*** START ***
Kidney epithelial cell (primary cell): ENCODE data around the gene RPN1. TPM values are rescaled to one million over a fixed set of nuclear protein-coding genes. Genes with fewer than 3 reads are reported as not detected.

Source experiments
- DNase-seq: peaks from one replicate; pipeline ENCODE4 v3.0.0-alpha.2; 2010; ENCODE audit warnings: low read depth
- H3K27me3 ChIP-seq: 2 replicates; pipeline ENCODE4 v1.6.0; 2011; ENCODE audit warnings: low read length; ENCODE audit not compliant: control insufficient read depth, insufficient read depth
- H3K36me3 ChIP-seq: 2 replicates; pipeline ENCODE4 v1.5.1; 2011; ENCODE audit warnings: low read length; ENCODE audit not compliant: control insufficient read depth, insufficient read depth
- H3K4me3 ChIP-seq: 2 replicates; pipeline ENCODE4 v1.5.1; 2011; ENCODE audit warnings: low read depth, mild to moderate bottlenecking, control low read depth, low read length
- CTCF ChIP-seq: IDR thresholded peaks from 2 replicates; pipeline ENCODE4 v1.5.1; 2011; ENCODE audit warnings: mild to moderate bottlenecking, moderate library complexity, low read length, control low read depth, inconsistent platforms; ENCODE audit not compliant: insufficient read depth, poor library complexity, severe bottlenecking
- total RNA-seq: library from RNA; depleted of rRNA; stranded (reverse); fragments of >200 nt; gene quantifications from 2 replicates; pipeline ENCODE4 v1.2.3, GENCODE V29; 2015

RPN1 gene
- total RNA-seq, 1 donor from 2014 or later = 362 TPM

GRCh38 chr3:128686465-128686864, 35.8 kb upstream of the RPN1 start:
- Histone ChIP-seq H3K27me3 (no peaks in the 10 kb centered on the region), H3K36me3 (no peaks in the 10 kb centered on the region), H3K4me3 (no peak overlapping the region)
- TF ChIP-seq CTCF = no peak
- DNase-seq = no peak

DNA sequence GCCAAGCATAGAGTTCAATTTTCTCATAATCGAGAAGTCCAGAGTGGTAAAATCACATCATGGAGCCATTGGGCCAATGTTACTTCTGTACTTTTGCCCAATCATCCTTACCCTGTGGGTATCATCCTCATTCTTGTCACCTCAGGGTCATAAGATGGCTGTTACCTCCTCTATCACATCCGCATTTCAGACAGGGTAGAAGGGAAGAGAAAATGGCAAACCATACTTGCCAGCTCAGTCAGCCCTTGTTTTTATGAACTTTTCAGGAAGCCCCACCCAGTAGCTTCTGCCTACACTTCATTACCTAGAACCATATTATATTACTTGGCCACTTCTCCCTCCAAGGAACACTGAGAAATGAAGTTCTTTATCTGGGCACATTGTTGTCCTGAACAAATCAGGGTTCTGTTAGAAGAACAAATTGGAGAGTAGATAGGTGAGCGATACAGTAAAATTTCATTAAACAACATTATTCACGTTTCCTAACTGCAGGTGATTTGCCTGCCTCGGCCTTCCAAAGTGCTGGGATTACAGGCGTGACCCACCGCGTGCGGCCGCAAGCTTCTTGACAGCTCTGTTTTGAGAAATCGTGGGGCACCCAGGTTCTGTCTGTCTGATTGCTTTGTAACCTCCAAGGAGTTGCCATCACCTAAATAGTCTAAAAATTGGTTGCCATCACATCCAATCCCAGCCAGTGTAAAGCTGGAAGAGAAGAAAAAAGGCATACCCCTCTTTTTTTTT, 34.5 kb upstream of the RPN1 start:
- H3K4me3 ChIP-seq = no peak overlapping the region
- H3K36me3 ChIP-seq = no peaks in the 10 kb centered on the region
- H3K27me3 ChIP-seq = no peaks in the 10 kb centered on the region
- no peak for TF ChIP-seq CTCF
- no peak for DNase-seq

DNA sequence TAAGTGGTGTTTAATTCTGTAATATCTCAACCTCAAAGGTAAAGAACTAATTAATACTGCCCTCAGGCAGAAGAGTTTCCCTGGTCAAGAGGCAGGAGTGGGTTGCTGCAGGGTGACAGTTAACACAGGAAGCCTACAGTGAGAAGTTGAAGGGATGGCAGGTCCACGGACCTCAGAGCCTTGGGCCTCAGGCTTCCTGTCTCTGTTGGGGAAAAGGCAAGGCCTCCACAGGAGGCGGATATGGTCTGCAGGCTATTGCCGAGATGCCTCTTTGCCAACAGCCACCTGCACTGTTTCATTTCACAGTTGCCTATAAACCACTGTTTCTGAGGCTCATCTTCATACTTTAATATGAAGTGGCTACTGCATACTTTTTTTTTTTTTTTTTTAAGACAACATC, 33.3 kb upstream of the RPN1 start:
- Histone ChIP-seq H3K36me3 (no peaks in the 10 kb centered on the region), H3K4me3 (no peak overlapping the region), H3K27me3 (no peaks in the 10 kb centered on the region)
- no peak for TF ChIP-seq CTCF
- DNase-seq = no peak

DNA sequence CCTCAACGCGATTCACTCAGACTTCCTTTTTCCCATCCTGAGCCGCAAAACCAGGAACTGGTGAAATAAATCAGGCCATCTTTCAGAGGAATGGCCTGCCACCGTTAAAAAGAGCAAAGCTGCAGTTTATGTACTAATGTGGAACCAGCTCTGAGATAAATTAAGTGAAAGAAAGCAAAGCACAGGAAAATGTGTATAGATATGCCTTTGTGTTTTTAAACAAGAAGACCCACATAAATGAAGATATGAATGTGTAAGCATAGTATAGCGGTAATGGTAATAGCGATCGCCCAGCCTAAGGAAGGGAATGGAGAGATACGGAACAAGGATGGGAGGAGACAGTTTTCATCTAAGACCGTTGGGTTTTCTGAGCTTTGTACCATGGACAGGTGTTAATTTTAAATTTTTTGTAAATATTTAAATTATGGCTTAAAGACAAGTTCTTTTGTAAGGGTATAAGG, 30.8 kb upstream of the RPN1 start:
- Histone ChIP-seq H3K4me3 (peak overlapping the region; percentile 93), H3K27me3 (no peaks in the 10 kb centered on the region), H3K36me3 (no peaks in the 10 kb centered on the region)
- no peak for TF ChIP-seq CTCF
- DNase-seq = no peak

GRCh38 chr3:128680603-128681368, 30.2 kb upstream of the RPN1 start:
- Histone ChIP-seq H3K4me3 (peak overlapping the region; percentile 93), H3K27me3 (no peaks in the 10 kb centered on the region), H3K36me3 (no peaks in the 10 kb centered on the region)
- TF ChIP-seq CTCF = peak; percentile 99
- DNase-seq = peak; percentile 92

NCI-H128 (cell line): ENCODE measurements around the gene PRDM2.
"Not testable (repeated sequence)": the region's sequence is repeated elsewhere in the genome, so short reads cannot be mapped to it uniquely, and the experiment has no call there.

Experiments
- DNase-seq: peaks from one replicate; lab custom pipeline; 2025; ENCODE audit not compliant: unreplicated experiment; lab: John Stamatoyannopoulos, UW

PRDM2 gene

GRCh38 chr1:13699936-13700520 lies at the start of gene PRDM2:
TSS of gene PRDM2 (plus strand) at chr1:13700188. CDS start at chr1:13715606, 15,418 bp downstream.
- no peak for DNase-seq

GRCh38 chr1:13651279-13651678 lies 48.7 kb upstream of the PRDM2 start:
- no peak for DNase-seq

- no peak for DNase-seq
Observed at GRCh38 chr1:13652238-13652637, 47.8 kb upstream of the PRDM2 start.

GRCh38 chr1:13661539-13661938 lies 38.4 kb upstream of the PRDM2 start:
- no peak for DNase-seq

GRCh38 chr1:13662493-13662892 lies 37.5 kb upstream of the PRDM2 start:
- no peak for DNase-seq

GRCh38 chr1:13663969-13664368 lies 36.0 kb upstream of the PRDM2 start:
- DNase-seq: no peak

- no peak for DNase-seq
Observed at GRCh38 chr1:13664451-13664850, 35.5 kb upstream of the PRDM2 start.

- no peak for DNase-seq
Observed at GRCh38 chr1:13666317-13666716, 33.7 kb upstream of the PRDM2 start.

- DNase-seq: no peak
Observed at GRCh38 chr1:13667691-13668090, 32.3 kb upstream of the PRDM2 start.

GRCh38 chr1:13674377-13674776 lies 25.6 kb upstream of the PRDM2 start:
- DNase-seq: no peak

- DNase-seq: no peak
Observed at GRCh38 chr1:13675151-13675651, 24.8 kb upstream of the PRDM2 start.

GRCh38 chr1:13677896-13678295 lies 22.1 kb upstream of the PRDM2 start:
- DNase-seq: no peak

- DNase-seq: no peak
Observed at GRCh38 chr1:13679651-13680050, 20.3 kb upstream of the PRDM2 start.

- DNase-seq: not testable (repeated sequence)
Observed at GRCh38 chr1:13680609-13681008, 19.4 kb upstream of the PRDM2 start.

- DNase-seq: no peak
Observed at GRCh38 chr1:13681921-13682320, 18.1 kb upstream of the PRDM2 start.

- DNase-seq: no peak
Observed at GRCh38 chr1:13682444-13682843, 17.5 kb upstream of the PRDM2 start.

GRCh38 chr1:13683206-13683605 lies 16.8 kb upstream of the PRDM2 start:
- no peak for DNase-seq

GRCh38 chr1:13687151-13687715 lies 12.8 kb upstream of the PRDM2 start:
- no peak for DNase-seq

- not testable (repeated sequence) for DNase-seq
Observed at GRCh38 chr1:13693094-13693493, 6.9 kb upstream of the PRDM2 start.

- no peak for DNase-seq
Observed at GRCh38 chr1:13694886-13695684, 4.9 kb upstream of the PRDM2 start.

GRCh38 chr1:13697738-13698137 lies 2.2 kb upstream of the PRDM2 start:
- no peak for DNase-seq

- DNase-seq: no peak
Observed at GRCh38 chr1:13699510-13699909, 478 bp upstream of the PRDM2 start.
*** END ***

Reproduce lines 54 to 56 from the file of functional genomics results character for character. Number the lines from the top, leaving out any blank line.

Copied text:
Observed at GRCh38 chr1:13666317-13666716, 33.7 kb upstream of the PRDM2 start.

- DNase-seq: no peak
Observed at GRCh38 chr1:13667691-13668090, 32.3 kb upstream of the PRDM2 start.